• 11 Gray Catbirds
  • 2 European Starlings
  • 1 Black-and-white Warbler
  • 18 Common Yellowthroats
  • 10 Yellow Warblers
  • 2 Prairie Warblers
  • 3 Chipping Sparrows
  • 7 Savannah Sparrows
  • 3 Song Sparrows
  • 2 Northern Cardinals
  • 41 Red-winged Blackbirds
  • 2 Brown-headed Cowbirds
  • 5 American Goldfinches
  • 1 House Sparrow

Did you go birding for Global Big Day? Where did you go and how many birds did you see? Tell us about it in the comments!

2018…So Far

Hello friends! We are 14 days into 2018 and it’s been pretty eventful so far…

Last year on January 6th, 2017, I saw one of my first real rare birds: an American White Pelican. Remember Mr. Pelican? It was a pretty special day.

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This year, on January 6th, 2018 something else extremely special happened…

Dave and I got married!

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Of course birds were part of the celebration. See the birds on my dress and the feathers in my hair? Dave’s mom was also nice enough to frame some of our best bird photographs and have them displayed throughout the reception room. I already considered Dave my lifelong birding partner, but I’m so happy it’s finally official!

Our wedding also happened to be on one of coldest day of the year/winter so far. I believe the forecast was a high of 13 with a windchill of -2. That’s the kind of weather we’ve been dealing with since the end of December here in New Jersey. So between the weather, our wedding, and generally craziness we haven’t had much opportunity to go birding.

Today, January 14, was our first birding trip of the year. We went to Forsythe NWR. It was 26 degrees, so most of the pools and parts of the ocean areas were frozen over. We only saw 11 species, but I think it’s pretty cool to see what the refuge looks like when its that cold. Species observed were: American Black Ducks, Hooded Mergansers, Bufflehead, Herring Gulls, an American Crow, Yellow-rumped Warblers, Mallards, Canada Geese, a Northern Harrier, Mute Swans, and Tundra Swans.

 

Although we only saw 11 species on today’s trip, I’ve seen 31 species so far this year. This is the first year that I decided to keep a Year List. To be honest, I’m kind of bad at keeping lists, so we’ll see how I do. I wanted to try it though. Some days I get too busy with the really mundane things in life (like work lol), so I thought a Year List might help me stay connected with birds when I’m not able to spend time in the field. My first bird of 2018 was the Mourning Dove, which I feel is a nice start.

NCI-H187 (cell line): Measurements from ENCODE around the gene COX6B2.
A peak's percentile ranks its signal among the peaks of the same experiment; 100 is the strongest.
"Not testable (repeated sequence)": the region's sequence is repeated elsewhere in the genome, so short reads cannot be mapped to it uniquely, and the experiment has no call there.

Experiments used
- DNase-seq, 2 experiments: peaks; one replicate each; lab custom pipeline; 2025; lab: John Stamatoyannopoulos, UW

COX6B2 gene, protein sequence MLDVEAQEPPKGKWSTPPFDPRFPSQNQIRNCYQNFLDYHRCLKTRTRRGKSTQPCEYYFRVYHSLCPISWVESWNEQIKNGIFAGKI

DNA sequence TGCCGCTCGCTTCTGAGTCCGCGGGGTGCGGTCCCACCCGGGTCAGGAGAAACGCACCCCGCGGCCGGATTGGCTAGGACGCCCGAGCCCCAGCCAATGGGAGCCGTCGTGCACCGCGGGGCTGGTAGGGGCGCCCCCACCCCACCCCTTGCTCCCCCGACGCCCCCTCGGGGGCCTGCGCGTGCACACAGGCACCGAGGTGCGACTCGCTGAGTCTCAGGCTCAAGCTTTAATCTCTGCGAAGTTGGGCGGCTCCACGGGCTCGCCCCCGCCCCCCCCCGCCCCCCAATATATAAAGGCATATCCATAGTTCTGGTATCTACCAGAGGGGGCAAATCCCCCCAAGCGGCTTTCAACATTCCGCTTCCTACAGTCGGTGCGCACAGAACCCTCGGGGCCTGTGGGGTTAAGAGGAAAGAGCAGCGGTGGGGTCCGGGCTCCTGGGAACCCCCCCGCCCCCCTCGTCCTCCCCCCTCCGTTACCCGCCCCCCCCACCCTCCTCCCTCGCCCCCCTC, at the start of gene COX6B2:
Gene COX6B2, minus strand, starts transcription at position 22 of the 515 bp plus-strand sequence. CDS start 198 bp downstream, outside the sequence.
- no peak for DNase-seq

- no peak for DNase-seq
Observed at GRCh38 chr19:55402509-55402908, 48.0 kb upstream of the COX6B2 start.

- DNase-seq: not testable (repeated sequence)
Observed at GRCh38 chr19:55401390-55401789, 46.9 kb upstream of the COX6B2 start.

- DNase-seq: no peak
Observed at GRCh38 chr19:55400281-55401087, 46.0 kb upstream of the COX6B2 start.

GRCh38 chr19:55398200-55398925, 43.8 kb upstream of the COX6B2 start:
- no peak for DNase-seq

Question: if I did a feature at the end of each month about some of the new birds I added to my Year List that month, would that be interesting to read? Let me know in the comments. I’d like your opinion!

That’s where we are at so far. Waterfowl Wednesday will return next week (it’s been a bit of a crazy week!). Hope your year started off well. More to come very soon!

 

 

 

American Wigeon: Waterfowl Wednesday

It’s one of the best times of the year again: waterfowl season! And you know what means…the Waterfowl Wednesday feature is back for its 3rd winter!

Today we took our first winter trip down to Edwin B. Forsythe NWR and saw a plethora of waterfowl (13 species to be exact). One of these species was the lovely American Wigeon.

American Wigeon (Anas americana)

Description:

  • Male Alternate Plumage (breeding): Pinkish-brown body, white forehead, green patch from eye to nape, white rear flanks, green speculum, black undertail coverts, gray cheeks/chin, white patch on upper wing, gray slightly down-turned bill with black tip
  • Male Basic Plumage: (eclipse)Variable amounts of green and white on heads, and some white on undertail coverts (usually black)
  • Female: Reddish-brown body, mainly gray heads with dusky/white streaks, gray slightly down-turned bill with black tip
  • Immature: Very similar to female plumage, gets black tip on gray bill as it gets older
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American Wigeon male (Image by BirdNation)

Range:

  • Breeding: Canada and Northwestern United States
  • Resident: Parts of Idaho, Oregon, Washington, Arizona, and Colorado
  • Winter: Pacific and Atlantic Coasts, southern half of United States, Mexico
  • Migration: New England and Midwestern regions of United States

Habitat:

freshwater wetlands, salt marshes, bays, fields, lakes, coastal estuaries

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Breeding male American Wigeon (Image by David Horowitz)

Diet:

Mainly aquatic plants, mollusks, some insects, seeds. Forages day or night on land or in shallow water by submerging head. Sometimes steals prey from diving ducks in deeper waters.

Breeding/Nesting:

  • Courtship: jumping out of water, head-turning, wing-flapping, wagging tail. Several males court a single female, with pairs forming on wintering grounds.
  • Nesting Site: Dry land away from water. Uses a small depression on the ground lined with grasses and down feathers. Conceals nest with vegetation
  • Young: Female incubates 5-12 whitish eggs for about 3 weeks. Males tend to leave before the eggs hatch. Chicks are precocial, they leave the nest shortly after hatching and can feed themselves. The female will tend to the young until their first flights, which can be between 45-63 days after hatching.

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Female Wigeon By Mdf (Own work) [GFDL (http://www.gnu.org/copyleft/fdl.html) or CC-BY-SA-3.0 (http://creativecommons.org/licenses/by-sa/3.0/)%5D, via Wikimedia Commons
Vocalizations:

Males whistle whew-whew-whew! Females give a low harsh quack or rred growl

Conservation: 

Although populations have risen and fallen over the years, American Wigeons are considered stable. Their breeding range has slowly been extending eastward. They are widely hunted during fall hunting season.

Fun Facts:

  • American Wigeons spend more time in deep water than other marsh ducks.
  • The male’s white forehead has given these ducks the nickname “Baldpate”.
  • American Wigeons have been known to hybridize with the Eurasian Wigeon, a rare visitor to North America. Breeding male Eurasian Wigeons are distinct from Americans because of their dark rufous heads. Female Eurasians have a brown head. Juvenile Americans and Eurasians look almost completely alike, however, Americans have white underwings and Eurasians have gray underwings.
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Male American (left) and Eurasian (right) Wigeons (Image via pinterest)